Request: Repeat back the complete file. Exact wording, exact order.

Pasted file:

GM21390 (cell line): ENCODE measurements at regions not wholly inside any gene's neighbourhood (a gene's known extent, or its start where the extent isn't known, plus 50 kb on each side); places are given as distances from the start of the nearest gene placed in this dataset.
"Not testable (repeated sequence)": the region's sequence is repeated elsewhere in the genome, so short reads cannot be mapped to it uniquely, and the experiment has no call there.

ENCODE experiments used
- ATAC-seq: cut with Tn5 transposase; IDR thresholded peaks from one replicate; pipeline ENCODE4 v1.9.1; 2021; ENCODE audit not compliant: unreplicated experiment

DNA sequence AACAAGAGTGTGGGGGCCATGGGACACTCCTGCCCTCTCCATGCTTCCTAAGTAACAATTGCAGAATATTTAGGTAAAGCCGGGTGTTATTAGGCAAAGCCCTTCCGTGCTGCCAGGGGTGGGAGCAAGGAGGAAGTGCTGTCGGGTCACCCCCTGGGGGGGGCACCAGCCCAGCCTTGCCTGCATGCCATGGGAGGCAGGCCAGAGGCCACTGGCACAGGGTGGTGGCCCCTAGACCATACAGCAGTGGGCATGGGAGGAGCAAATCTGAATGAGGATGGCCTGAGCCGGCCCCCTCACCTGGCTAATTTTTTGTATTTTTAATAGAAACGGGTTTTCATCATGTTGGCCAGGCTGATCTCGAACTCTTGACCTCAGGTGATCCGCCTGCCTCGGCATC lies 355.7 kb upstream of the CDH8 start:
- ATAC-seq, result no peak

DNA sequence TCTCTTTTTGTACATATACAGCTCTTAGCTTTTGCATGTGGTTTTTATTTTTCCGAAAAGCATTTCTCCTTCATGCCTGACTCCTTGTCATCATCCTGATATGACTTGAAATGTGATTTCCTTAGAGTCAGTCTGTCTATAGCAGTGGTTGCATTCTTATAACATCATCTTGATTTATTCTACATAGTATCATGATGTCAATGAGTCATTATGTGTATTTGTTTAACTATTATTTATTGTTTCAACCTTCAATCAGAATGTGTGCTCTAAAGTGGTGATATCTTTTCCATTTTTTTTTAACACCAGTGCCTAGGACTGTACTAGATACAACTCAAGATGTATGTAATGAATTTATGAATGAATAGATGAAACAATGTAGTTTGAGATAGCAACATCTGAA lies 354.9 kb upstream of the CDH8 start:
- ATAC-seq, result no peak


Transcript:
GM21390 (cell line): ENCODE measurements at regions not wholly inside any gene's neighbourhood (a gene's known extent, or its start where the extent isn't known, plus 50 kb on each side); places are given as distances from the start of the nearest gene placed in this dataset.
"Not testable (repeated sequence)": the region's sequence is repeated elsewhere in the genome, so short reads cannot be mapped to it uniquely, and the experiment has no call there.

ENCODE experiments used
- ATAC-seq: cut with Tn5 transposase; IDR thresholded peaks from one replicate; pipeline ENCODE4 v1.9.1; 2021; ENCODE audit not compliant: unreplicated experiment

DNA sequence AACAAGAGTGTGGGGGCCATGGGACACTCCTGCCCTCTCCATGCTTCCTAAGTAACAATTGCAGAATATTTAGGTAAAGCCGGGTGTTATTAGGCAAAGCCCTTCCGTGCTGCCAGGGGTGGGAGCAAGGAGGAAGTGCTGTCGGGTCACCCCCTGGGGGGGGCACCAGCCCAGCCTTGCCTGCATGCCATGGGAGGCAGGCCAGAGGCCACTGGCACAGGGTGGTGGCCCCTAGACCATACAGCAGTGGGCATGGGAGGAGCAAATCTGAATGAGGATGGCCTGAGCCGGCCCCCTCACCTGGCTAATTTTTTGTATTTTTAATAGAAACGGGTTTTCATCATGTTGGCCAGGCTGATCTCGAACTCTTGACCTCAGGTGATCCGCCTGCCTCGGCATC lies 355.7 kb upstream of the CDH8 start:
- ATAC-seq, result no peak

DNA sequence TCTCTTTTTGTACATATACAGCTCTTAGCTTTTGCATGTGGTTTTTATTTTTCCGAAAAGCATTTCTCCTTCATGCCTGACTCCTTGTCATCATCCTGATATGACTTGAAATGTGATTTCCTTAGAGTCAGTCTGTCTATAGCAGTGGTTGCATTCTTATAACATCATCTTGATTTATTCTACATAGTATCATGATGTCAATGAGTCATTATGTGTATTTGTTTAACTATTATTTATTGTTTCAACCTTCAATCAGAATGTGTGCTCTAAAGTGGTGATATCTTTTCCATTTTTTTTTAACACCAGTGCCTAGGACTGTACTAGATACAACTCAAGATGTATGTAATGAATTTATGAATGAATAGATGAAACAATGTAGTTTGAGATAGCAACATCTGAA lies 354.9 kb upstream of the CDH8 start:
- ATAC-seq, result no peak